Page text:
Face narrowly avoided a loss on August 30th. He came on in the tenth and gave up a run to the Phillies, only to see the Pirates score twice in the bottom of the inning for his 17th win. Dick Stuart won the game with a two-run walk-off double.

On September 11th, the streak came to a halt. Face had a one-run lead in the bottom of the ninth against the Dodgers. Los Angeles picked up a single, out, triple and walk-off single to win game one of a doubleheader. Face came on in the eighth and stranded an inherited runner by recording the final two outs.

Face did some work for his 18th and final victory of the season. He almost picked up his second loss. Facing the Reds on September 19th, he tossed three shutout innings to send the game into the 12th inning. Face gave up a run in the top of the frame, then the Pirates bailed him out in the bottom, with a two-out triple by Bill Mazeroski that scored Dick Stuart and Don Hoak.

Face pitched twice more and picked up his tenth save in his final game of the season. He ended up posting a 2.60 ERA in 93.1 innings. He had a 2.60 ERA at home, 2.61 on the road. The interesting part about his season is that he really didn’t pitch well during the second half. He had a 1.13 ERA at the midway point, but he put up a 4.82 mark in the second half and saw significantly less work. From May 17th until July 9th, he allowed one run in 32.2 innings.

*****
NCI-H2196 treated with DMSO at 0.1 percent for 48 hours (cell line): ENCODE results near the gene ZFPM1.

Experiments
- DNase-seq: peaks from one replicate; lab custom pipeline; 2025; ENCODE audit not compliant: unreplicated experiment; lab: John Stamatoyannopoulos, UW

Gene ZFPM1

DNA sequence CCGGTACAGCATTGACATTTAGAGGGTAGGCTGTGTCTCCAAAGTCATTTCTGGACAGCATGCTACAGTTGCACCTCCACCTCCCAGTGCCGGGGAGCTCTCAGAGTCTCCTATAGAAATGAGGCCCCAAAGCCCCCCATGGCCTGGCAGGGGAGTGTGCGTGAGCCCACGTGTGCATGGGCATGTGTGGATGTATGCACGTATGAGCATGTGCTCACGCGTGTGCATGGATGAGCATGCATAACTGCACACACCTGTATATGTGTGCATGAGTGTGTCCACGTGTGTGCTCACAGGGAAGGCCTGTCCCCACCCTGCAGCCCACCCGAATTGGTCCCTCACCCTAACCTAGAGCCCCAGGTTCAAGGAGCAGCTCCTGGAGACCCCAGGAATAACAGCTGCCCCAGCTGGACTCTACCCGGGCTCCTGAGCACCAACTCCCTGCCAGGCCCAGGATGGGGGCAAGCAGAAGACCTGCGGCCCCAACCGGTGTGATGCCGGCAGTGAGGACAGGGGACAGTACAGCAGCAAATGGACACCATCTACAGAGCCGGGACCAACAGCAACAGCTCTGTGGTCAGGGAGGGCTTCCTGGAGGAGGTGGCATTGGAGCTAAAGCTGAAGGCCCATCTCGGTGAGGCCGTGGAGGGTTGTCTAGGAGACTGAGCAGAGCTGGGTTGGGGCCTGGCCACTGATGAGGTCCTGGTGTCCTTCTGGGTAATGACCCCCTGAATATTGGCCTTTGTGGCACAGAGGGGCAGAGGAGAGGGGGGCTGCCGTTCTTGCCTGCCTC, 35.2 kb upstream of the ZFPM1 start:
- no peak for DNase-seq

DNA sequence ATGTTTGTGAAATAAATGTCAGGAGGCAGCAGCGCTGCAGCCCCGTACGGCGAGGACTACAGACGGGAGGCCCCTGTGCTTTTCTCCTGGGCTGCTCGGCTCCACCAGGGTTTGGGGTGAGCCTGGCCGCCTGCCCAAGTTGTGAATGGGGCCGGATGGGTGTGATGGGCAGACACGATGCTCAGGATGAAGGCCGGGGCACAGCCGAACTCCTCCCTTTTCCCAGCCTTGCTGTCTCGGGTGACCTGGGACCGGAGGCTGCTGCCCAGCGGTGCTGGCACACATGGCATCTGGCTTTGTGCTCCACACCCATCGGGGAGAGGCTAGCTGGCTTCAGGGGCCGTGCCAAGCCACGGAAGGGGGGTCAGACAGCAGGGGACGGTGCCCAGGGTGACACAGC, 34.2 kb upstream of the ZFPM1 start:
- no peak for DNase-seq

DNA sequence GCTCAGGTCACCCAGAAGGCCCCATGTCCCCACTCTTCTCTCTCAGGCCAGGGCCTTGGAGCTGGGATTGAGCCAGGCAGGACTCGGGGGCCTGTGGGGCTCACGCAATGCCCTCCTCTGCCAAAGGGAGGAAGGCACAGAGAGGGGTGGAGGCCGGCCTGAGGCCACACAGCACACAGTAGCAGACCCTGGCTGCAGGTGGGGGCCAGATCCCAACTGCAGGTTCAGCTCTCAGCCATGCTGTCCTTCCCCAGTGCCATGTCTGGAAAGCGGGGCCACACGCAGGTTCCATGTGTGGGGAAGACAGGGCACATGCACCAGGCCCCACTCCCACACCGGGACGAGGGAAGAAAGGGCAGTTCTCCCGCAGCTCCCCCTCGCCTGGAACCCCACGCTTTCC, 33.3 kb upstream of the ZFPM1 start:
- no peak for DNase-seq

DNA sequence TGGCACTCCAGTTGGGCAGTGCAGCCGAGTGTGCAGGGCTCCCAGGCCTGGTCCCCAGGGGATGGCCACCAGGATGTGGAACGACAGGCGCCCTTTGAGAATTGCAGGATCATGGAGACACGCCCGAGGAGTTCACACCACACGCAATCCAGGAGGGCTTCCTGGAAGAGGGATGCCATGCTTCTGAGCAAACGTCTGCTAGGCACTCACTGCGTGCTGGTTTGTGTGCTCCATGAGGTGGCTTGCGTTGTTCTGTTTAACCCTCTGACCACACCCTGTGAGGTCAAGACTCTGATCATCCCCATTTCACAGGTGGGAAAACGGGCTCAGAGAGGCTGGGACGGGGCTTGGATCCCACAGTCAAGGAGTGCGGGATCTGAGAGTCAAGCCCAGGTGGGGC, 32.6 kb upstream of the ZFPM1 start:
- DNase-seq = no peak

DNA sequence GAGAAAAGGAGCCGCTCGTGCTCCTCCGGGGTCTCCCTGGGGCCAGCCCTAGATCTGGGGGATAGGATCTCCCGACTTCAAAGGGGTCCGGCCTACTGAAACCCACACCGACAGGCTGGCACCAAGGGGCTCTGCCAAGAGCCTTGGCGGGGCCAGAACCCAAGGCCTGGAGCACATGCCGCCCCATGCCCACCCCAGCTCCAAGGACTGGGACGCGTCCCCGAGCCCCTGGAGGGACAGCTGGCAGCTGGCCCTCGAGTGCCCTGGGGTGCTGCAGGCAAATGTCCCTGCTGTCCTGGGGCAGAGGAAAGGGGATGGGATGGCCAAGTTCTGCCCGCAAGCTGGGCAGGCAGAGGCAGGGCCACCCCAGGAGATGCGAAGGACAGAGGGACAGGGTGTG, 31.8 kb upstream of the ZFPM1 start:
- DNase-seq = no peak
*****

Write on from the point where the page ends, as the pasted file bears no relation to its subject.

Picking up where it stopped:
Face posted a .947 winning percentage that season. His career record in his other 15 seasons combined stands at 86-94. That winning percentage is an all-time record for a single season. It eclipsed the previous record of 15-1 (.938) by Johnny Allen in 1937. The Pirates team record at the time was Deacon Phillippe, who went 14-2 in 1910. Face got his best MVP support this season, finishing seventh in the voting, which was tops among all Pirates.

Here are the previous articles in this series:

Kiki Cuyler, 1925

Mike Easler, 1980

Jimmy Williams, 1899

Goose Gossage, 1977

Jim Rooker, 1974

Earl Sheely, 1929

Elbie Fletcher, 1940

Dots Miller, 1909

Bob Veale, 1965

Ray Kremer, 1927

Roberto Clemente, 1967

Arky Vaughan, 1935

Larry McWilliams, 1983

Honus Wagner, 1908

Paul Waner, 1927

Rip Sewell, 1943

Dave Parker, 1978

Ed “Cannonball” Morris, 1885

Babe Dahlgren, 1944

Carson Bigbee, 1922